Photographer Henry Diltz, 64, can lay claim to some of the most iconic images of the '60s-'70s rock era. The official photographer of Woodstock and the Monterey International Pop Festival, his masterpieces include the Doors at the Hard Rock Cafe; Crosby, Stills and Nash on the porch; and the Sweet Baby James album cover photos.

A rock musician himself, Diltz had unusual access to fellow musicians, even at a time when rockers weren’t shielded by a battery of publicists. “I was able to get these shots, ‘cause they were friends of mine,” Diltz explains in his still-groovy voice.

The depth of emotional nakedness in the historic Sweet Baby James session is a rarity. These photo images of a man both intensely present and somehow disconnected cement Taylor’s standing as the most beautiful man in rock (as opposed to merely pretty, an honorific which goes to David Cassidy, also a frequent Diltz subject).

Was Taylor aware of his own heart-stopping beauty? Diltz laughs. “I doubt it; I don’t think he’s that kind of a guy.”

I suggest that Taylor’s self-composure and aura may stem, in no small measure, from his height and his major endowment. I am fishing for details. However, Diltz, sidesteps the issue gallantly, simply agreeing that “he’s a tall guy.”

In the days of the Catholic Saints, believers slavishly collected relics that putatively came from these Men of God. Churches have been built around pieces no larger than a finger knuckle, much less a skillfully crafted Savior shroud. In present-day worship, the gods are mortal and they offer their own reliquary: guitar picks, posters or roadie jackets.

One of the most prominent collectors of rock reliquary is Cynthia Plaster Caster

But a knuckle or toe bone has never adequately celebrated all that is hallowed about musician worship. Since the late '60s, Cynthia has cut through the obvious Freudian imagery of guitars and sex, and focused on the real article: Cock without metaphor. Cynthia P. has made impressions of the penises of rock’s greater and lesser personages. Among her star quarries are Eric Burdon and Jimi Hendrix, the latter being one of the few rockers whose inch-count matches his enormous reputation.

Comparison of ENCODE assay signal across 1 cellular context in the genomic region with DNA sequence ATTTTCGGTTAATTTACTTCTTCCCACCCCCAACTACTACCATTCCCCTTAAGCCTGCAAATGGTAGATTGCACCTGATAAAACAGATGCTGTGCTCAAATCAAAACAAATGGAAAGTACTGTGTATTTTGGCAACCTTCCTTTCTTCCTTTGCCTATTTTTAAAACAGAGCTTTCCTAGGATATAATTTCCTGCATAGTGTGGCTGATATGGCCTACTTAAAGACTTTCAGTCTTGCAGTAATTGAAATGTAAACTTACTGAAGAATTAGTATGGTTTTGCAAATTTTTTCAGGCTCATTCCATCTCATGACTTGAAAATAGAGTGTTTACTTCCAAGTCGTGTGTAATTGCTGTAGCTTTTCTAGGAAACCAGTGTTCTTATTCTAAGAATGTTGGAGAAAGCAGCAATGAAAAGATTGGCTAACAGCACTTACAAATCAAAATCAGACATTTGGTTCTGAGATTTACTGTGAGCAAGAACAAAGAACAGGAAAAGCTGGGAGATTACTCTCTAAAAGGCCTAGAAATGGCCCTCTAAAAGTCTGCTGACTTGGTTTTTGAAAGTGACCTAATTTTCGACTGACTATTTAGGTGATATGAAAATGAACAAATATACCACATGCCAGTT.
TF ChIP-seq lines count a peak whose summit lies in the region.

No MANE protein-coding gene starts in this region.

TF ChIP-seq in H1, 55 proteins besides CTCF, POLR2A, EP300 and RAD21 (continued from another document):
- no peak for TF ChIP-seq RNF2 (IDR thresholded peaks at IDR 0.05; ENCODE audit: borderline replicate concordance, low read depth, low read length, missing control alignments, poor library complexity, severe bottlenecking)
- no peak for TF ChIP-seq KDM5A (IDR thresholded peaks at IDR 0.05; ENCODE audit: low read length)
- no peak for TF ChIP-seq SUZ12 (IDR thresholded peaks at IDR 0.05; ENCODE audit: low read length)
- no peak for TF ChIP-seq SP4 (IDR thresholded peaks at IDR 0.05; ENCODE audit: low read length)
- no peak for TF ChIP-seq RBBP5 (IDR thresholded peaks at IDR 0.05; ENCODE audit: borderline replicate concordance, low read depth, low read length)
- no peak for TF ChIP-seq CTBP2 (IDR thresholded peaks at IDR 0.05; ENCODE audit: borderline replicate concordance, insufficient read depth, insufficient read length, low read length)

Cynthia tended to focus her efforts on the priapic hard rocker, and paid little attention to the soft rock champions of the era. When asked about JT, she admits that she never crossed paths with him. Nor was she aware that his penis matched his guitar for both musical range and size.

“He has that confidence that usually comes with an owner of a sizable penis,” she offers, tentatively.

A Google search for “James Taylor” and “penis” offers a more promising direction: the web site of the E! Entertainment Television Network, where the latest Brangelina sighting will always edge out news of Iraq for relevance. This is the home of the breathless column The Awful Truth, maintained by Ted Casablanca, a nasty little French poodle of a gossip reporter based in Los Angeles. An item on his site reads:

“Friend o' mine was in a fab East Coast spa recently with Carly Simon's ex. Both dudes were luxuriating in the whirlpool. When JT got up, my butch bud was so startled (which, believe me, doesn't happen often), he said to James, "Nice penis." "Thank you," said the impressive Mr. Taylor, as if he hears it every day. Maybe he does?

At last, an eyewitness account of meeting the Holy Grail of Folk Rock!

To my joy, a fan letter also appears on Casablanca’s website, sparked by the whirlpool item. This first-hand eyewitness to the glory of James Taylor reminisces ...

Dear Ted Casablanca:
I'm another one of your elderly fans. I spent the summer of 1972 as a college student on Martha's Vineyard. At the nude beach, adjacent to James Taylor's house, there was a mudslide that emptied into a tide pool. Every afternoon at 4:30 you could count on seeing Mudslide Slim there, shooting down the pipe. A lot of people showed up to join the fun -- and maybe see a local celebrity up close -- but there was definitely a contingent (including myself) who showed up just to gawk at Mr. Taylor's "nice penis." And think of it: He had a full head of long hair then, no mustache, bright eyes, beautiful skin and a sleek young body. It was all "nice."
Richard Maslow
New York